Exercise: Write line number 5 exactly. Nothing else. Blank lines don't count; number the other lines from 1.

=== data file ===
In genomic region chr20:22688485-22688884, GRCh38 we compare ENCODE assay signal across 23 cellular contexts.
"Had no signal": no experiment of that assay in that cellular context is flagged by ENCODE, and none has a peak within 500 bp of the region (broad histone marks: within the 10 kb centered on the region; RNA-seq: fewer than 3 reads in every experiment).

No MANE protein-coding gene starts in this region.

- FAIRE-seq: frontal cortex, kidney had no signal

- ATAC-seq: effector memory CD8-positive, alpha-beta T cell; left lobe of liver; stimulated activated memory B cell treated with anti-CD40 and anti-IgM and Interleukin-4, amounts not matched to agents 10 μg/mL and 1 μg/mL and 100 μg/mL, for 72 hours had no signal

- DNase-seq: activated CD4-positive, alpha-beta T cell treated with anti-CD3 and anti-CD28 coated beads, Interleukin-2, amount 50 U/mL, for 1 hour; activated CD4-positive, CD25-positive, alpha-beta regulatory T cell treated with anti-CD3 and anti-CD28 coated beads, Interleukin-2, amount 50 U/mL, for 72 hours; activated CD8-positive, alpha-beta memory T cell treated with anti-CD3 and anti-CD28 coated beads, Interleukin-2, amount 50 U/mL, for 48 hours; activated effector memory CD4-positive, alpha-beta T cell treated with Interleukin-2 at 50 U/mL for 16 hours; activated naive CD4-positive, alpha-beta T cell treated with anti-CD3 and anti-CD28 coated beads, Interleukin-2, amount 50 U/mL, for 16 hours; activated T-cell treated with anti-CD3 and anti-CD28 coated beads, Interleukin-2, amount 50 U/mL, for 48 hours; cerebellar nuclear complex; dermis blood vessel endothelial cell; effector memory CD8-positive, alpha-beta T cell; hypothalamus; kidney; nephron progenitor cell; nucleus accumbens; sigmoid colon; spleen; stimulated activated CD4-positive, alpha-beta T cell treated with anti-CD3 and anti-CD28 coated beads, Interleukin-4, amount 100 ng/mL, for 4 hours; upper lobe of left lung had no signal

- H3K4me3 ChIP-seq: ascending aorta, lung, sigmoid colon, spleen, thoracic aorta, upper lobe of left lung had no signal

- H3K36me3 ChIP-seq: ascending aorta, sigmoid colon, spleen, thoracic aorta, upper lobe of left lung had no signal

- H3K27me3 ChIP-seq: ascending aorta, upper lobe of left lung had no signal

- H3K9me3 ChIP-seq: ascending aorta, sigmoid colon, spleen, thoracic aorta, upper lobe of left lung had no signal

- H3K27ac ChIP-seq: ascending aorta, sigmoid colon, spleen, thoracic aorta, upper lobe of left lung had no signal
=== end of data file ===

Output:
- ATAC-seq: effector memory CD8-positive, alpha-beta T cell; left lobe of liver; stimulated activated memory B cell treated with anti-CD40 and anti-IgM and Interleukin-4, amounts not matched to agents 10 μg/mL and 1 μg/mL and 100 μg/mL, for 72 hours had no signal